Objective: We conducted a meta-analysis to quantitatively compare the association between occupation as a painter and the incidence or mortality from lung cancer.
Data sources: PubMed and the reference lists of pertinent publications were searched and reviewed. For the meta-analysis, we used data from 47 independent cohort, record linkage, and case control studies (from a total of 74 reports), including > 11,000 incident cases or deaths from lung cancer among painters.
Data extraction: Three authors independently abstracted data and assessed study quality.
Data synthesis: The summary relative risk (meta-RR, random effects) for lung cancer in painters was 1.35 [95% confidence interval (CI), 1.291.41; 47 studies] and 1.35 (95% CI, 1.211.51; 27 studies) after controlling for smoking. The relative risk was higher in never-smokers (meta-RR = 2.00; 95% CI, 1.093.67; 3 studies) and persisted when restricted to studies that adjusted for other occupational exposures (meta-RR = 1.57; 95% CI, 1.212.04; 5 studies). The results remained robust when stratified by study design, sex, and study location and are therefore unlikely due to chance or bias. Furthermore, exposure response analyses suggested that the risk increased with duration of employment.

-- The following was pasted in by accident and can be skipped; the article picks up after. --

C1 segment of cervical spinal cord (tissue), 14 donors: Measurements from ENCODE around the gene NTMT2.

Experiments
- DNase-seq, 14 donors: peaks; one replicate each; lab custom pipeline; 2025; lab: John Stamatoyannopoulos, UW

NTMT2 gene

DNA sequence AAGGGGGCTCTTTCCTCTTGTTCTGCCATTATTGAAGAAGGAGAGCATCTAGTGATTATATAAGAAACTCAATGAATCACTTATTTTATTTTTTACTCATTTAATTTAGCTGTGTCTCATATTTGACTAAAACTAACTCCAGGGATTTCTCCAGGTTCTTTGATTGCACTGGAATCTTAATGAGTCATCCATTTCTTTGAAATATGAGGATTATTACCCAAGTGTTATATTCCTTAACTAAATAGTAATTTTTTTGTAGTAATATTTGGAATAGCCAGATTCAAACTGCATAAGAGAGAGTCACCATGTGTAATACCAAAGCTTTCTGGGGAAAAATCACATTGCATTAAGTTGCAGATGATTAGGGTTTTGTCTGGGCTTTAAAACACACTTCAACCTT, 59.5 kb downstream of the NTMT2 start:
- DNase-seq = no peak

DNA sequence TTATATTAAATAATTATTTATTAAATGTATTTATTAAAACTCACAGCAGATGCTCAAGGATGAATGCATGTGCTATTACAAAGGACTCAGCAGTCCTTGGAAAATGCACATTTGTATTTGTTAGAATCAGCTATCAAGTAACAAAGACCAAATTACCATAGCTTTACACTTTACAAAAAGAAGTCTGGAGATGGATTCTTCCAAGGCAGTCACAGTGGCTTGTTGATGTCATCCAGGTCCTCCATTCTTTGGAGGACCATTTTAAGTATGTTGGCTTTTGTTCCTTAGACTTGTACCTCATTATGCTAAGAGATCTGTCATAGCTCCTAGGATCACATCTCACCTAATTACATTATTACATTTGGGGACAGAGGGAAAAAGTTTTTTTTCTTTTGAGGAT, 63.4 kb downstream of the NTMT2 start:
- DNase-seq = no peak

Conclusion: These results support the conclusion that occupational exposures in painters are causally associated with the risk of lung cancer.